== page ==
was a time when somebody from Texas who made a name in the wider world
was invariably given a new nickname: Tex. We point to cowboy singer
and actor Tex
Ritter, boxing promoter Tex Rickard and jazz saxophonist Tex Beneke
as prime examples.
Tex Avery was another and I dare say there are more people familiar
with his work than with the other three combined. Ever watch a Bugs
Bunny, Daffy Duck or Porky Pig cartoon? Then you’re familiar with
Tex Avery’s contribution to American culture.
Born in Taylor in 1908,
Frederick Bean Avery was a direct descendant of Daniel Boone and Judge
Roy Bean. The family was proud of its connection to Boone but
took pains to hide their relation to Bean.
Avery’s grandmother urged him to never tell anyone of the judge in
the family closet because “he’s a no good skunk.”
Avery graduated from North Dallas High School in 1926 when the popular
catchphrase for teens was, “What’s up, doc?” He studied art and drawing
in Chicago for a summer but returned to Dallas that fall to work odd
jobs. A couple of years later he took a road trip to California with
some friends. His friends went back to Dallas
but Avery stayed in California, unloading produce trucks by day, sleeping
on the beach at night and trying to sell his cartoons to local papers.
A job at the Walter Lantz studio as an assistant animator for “Oswald
the Lucky Rabbit” cartoon series led Avery to the realization that
he wasn’t the best artist on the lot – far from it – but he took it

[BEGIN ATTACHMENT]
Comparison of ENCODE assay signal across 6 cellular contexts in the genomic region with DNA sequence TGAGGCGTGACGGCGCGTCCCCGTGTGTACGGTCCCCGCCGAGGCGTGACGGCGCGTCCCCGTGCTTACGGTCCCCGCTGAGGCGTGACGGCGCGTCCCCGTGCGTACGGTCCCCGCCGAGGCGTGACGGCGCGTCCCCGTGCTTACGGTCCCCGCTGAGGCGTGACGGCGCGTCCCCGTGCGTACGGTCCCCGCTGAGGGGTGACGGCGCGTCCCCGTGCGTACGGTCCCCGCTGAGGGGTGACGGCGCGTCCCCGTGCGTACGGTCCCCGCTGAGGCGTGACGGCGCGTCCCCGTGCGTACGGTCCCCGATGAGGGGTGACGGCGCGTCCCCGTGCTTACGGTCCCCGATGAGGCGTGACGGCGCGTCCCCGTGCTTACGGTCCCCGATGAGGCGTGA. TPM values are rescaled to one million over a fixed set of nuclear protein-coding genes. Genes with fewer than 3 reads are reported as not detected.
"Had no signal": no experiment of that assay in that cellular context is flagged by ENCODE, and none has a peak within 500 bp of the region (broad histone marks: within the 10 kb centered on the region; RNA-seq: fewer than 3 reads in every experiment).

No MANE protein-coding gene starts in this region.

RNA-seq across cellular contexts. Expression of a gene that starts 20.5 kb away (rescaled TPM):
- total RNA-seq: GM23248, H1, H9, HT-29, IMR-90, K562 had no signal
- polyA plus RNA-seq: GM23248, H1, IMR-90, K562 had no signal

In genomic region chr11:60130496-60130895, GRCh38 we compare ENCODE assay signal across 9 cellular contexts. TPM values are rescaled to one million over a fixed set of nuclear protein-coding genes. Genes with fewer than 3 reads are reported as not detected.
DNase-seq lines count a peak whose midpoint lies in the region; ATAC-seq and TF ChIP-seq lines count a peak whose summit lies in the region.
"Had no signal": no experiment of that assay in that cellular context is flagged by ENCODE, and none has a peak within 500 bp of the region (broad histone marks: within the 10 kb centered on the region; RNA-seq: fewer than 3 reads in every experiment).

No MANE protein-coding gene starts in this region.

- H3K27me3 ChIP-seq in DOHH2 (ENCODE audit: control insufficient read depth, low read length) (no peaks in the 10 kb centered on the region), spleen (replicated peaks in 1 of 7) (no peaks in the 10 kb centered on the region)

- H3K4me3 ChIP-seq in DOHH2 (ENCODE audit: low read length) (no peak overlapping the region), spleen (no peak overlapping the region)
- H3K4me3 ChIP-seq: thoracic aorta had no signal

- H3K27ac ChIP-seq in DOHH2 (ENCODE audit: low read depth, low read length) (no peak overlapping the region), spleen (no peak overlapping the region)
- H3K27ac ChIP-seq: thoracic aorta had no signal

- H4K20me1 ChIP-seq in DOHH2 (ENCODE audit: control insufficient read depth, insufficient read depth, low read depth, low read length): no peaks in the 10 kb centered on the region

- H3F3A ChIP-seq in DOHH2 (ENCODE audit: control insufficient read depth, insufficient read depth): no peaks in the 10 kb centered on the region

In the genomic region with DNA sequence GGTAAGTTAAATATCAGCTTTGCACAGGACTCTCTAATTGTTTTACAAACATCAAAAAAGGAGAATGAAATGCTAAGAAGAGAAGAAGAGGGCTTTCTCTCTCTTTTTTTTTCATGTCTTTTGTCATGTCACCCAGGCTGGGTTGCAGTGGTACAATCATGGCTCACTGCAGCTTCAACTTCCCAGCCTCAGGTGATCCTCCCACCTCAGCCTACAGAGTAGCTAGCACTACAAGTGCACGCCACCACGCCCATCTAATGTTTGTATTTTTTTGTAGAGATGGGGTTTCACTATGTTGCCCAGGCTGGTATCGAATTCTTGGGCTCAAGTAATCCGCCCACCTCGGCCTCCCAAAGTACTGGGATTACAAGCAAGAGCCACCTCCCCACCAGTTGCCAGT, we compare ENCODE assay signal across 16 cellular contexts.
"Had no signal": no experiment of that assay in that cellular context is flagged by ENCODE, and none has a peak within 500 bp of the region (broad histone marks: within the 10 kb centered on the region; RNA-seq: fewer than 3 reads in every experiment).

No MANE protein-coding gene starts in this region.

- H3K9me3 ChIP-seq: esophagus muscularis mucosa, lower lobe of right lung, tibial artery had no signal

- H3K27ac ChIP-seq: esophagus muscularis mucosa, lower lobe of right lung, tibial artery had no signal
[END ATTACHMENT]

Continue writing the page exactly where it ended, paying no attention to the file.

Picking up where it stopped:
upon himself to learn as much as he could about every aspect of production.
By the end of his stay at the Lantz studio, Avery had directed two
full-length animated features and gained the nickname he would become
known by: Tex. He also lost the use of his left eye during some playful
office hijinks featuring paper clips and a game of catch.
1935 Avery went to work for Warner Brothers, where he produced much
of his best-known work. Working from an office dubbed Termite Palace
because of the heavy presence of said insects, Avery oversaw a team
that included artists Chuck Jones and voice-over specialist Mel Blanc.
From Termite Palace came Bugs Bunny, Daffy Duck, Porky Pig and a whole
new way of looking at animation. “What’s up, doc?” and “Th-th-that’s
all, folks” became enduring catch-phrases.
The Warner Brothers cartoons produced by Avery and his team represented
a sub-genre of animation. Disney had the realistic and the cute and
cuddly market wrapped up, but Avery understood something very basic
about cartoons that Disney did not; anything can happen in a cartoon.
In an Avery cartoon, an anvil might fall from a great distance onto
the head of the main character, who is immediately reshaped as an
accordion, every movement accompanied by an off-key note. In the next
frame, the character is just fine and ready to get run over by a speeding
locomotive if that’s what the story calls for. Generations of children
and adults alike have praised this as “great stuff.”
Avery went to work at MGM after creative differences with his bosses
at Warner Brothers and turned out features and shorts at a furious
clip, but at the expense of his health and his family. A son died
of a drug overdose and his marriage dissolved while he continued to
experiment with the endless possibilities of animation.
In the 50s, Avery turned to advertising. His work in that realm included
the Raid commercial where the cockroaches scream “Raid!” just before
getting sprayed into oblivion. The Frito Bandito was also a Tex Avery
Avery died in 1980 at the age of 72, just as the extent of his contribution
to the art of animation was beginning to be recognized. Chuck Jones,
who worked with him at Warner Brothers, said, “I was as ignorant of
his genius as I suppose Michelangelo’s apprentices were oblivious
to the fact that they, too, were working with genius.”
© Clay Coppedge
August 14, 2014 Column
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